you are enough

6 mindfulness tips for the busy Londoner

Check out my blog post for The Collective:

The rush of a fast-paced city like London is whirlwind – until it leaves you winded. An important part of keeping the balance between work, socialising, relationships and fitness is mental health – and too often, we let it slip to the wayside. This winter at The Collective, we’re hosting Self-Care Sundays, a weekly reminder to treat ourselves to reflection, attention and love. This weekend, we’re experiencing mental maintenance with Self Space, a contemporary mental health service based in Shoreditch that are on a mission to revolutionise the way we access, think and feel about mental health support. Leading up to our workshop, lead practitioner Chance Marshall shares the importance of mental maintenance, and gives us six mindfulness tips for the busy Londoner.

1 in 4 people in the UK will experience a mental health problem each year. In a world which can sometimes be challenging, frightening, overwhelming, complex and hard to navigate, it’s not surprising that sometimes we don’t feel okay. Everyday mental maintenance is an essential part of surviving.

– Chance Marshall, Self Space

1. Connect with (all of) your emotions

Normal, natural emotions are too often seen as good or bad. And being positive has become a new form of moral correctness. A natural response to painful experiences is to avoid thinking about them, but research tells us that when feelings and emotions are ignored, they amplify. The only way we can change the way we feel is by becoming aware of our inner experience and learning to befriend what is going inside ourselves. Allow yourself to feel without judgement and without rushing to your emotional exits.

2. Connect with your body

As we tend to avoid difficult emotions, they can later manifest as physical problems. Emotions like anger and stress can cause clenching of the jaw, so release your jaw, massage your face muscles and try yawning. Worry or anxiety can cause you to knit your brow without realising, so release your forehead by raising and lowering your eyebrows 2-4 times while inhaling/exhaling deeply. To release tension in the shoulders, inhale and lift your shoulders to your ears. As you exhale, draw your shoulders down and back, guiding the shoulder blades towards each other and downwards. Physical self-awareness is the first step in releasing experiences of the past and of the present, while actively steering us in the right direction for self-care.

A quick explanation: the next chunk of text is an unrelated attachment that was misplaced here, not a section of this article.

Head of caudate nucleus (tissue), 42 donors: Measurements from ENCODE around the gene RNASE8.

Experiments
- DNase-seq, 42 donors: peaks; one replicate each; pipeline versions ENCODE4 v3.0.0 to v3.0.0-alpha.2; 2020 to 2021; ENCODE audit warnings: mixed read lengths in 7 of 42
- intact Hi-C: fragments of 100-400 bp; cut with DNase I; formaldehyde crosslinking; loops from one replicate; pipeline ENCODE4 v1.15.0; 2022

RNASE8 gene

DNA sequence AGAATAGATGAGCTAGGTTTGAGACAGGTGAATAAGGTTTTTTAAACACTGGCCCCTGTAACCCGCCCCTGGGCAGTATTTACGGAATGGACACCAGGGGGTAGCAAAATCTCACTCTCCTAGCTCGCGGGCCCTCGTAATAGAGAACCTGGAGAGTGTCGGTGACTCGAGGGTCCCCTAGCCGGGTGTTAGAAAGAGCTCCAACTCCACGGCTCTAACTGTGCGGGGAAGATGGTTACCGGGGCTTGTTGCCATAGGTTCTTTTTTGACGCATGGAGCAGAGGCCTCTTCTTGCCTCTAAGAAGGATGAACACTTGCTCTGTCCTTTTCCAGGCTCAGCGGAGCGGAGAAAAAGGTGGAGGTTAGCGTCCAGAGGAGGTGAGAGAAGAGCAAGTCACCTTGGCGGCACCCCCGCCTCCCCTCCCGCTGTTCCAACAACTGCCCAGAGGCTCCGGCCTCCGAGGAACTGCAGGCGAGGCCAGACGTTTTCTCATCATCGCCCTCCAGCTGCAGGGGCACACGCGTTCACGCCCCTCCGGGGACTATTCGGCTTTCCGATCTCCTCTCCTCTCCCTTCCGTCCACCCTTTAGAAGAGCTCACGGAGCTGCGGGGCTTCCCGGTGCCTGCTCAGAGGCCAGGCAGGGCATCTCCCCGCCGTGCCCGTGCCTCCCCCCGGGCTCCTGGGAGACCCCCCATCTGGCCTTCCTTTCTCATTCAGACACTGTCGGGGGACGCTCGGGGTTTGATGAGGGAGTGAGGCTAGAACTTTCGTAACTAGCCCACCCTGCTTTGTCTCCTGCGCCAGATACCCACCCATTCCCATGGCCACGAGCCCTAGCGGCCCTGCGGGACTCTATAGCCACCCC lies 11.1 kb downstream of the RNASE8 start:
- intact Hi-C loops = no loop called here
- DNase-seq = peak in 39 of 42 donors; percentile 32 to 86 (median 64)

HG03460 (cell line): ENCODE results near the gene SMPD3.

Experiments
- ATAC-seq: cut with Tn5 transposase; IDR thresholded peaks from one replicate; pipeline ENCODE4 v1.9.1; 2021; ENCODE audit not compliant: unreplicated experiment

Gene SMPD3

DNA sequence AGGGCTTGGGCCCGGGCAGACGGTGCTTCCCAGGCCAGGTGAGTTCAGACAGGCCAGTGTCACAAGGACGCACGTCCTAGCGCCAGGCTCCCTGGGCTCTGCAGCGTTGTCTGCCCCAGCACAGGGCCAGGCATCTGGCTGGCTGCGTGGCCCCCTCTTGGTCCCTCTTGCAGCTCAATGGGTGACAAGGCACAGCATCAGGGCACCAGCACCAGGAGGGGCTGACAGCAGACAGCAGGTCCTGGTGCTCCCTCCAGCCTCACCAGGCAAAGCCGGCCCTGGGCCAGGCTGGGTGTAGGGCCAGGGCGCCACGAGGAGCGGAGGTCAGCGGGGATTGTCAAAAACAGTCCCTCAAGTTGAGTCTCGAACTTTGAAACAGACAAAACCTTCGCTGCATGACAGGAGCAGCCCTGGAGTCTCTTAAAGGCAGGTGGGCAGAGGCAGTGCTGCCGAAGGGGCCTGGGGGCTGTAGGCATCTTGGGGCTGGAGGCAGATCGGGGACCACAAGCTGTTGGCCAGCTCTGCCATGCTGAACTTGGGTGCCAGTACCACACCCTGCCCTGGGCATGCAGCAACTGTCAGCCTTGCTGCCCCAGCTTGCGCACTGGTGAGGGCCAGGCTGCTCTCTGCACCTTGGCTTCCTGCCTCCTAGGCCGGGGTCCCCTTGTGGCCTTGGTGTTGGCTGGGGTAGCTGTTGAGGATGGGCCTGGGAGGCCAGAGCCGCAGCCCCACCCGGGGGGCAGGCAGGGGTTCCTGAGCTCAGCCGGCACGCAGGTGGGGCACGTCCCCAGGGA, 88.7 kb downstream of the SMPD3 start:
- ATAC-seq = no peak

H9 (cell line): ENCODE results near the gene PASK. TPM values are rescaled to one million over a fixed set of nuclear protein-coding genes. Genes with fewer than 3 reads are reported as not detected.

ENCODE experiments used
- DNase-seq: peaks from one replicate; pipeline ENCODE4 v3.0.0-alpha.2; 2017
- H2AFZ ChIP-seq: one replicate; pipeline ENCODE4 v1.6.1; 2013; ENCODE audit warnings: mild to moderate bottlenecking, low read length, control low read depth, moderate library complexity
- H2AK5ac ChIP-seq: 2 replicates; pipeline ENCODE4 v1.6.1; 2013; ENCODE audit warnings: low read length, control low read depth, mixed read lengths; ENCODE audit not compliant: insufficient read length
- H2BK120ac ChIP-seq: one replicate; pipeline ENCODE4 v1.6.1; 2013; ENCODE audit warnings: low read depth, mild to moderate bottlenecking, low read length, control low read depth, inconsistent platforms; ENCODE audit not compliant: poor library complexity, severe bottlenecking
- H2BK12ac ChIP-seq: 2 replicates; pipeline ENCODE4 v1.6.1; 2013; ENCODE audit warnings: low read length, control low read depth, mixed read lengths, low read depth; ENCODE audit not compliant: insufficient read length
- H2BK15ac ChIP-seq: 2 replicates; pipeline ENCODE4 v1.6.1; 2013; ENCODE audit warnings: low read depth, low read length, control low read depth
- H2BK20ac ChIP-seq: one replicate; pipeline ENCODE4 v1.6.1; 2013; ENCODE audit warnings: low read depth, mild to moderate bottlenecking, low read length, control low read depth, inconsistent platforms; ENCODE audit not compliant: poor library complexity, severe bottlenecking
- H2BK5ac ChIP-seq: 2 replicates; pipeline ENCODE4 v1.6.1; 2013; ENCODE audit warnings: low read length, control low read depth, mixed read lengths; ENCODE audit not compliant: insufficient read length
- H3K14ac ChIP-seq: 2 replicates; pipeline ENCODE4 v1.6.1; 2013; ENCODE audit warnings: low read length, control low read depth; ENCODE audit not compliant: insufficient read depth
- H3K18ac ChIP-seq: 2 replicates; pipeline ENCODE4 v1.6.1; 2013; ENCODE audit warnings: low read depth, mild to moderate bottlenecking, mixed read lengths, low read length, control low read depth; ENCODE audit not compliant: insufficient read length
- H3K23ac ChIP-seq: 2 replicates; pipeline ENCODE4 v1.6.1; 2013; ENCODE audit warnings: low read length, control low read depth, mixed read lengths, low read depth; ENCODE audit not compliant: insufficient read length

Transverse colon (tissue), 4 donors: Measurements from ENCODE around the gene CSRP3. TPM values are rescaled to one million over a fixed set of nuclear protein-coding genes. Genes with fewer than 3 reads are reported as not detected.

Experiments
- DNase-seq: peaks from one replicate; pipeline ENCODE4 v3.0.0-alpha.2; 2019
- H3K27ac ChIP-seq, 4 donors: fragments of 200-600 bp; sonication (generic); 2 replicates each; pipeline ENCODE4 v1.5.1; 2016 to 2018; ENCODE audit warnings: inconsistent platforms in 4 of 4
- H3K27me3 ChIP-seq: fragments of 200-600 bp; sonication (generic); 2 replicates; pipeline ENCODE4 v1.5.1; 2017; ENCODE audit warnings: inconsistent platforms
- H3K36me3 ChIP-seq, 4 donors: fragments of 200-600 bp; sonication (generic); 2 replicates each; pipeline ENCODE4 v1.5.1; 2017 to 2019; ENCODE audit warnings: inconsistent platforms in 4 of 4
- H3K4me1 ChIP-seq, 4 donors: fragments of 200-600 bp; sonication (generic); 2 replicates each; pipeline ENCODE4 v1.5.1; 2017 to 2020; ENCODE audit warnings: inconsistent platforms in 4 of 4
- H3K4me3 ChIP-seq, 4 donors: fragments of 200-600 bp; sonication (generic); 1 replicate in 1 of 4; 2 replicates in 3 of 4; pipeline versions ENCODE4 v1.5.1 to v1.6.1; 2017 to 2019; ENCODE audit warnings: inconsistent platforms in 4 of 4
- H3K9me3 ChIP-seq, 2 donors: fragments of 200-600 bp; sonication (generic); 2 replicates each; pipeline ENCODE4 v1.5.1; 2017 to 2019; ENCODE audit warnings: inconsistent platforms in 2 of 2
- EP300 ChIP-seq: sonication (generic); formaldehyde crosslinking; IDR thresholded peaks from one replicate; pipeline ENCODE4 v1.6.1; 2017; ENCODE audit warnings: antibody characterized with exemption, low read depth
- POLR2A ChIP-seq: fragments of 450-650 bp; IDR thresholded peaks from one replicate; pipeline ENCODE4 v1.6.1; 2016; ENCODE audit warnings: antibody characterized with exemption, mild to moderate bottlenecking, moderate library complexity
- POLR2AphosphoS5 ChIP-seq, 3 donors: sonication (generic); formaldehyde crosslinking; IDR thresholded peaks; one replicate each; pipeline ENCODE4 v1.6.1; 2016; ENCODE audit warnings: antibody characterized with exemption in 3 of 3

3. Connect with nature

47% of London is green space. Seek it out and rest in it. It is not about spending hours outdoors or wandering in wilderness. It’s as simple as a walk in the park, or noticing that tree. Virtually any form of connection to the natural world heightens our overall well-being. When we extend ourselves beyond focusing primarily on our own needs, worries, regrets or desires for the future, we become less anxious and more present in the moment.

4. Connect with your breath

Slow, deep, diaphragmatic breathing is one of the best ways to lower stress in the body. Try this simple breathing exercise. It will help you relax, feel grounded, reduce tension and alleviate anxiety.
Step 1. Sit or lie flat in a comfortable position.
Step 2. Put one hand on your belly just below your ribs and the other hand on your chest.
Step 3. Take a deep breath in through your nose, and let your belly push your hand out. Your chest should not move.
Step 4. Breathe out through your mouth. Feel the hand on your belly go in, and use it to push all the air out.
Step 5. Repeat this 5-10 times, notice how you feel after.

5. Connect with others

More than 9 million people in the UK – almost 20% of the population – say they are always or often lonely (British Red Cross and Co-Op, 2016). The thing about loneliness is that it makes us feel as if no one else feels like we do, when in reality, millions of other people around us are feeling the same. Almost all of us have felt lonely at one point or another. Reach out to others, reach friends, reach out to family and stay connected. If you can, call or meet up instead of texting, be curious about others, let go of expectations and don’t isolate yourself.

Being able to feel safe with other people is one of the single most important aspects of maintaining good mental health; safe connections are fundamental to meaningful and satisfying lives.

6. Disconnect from tech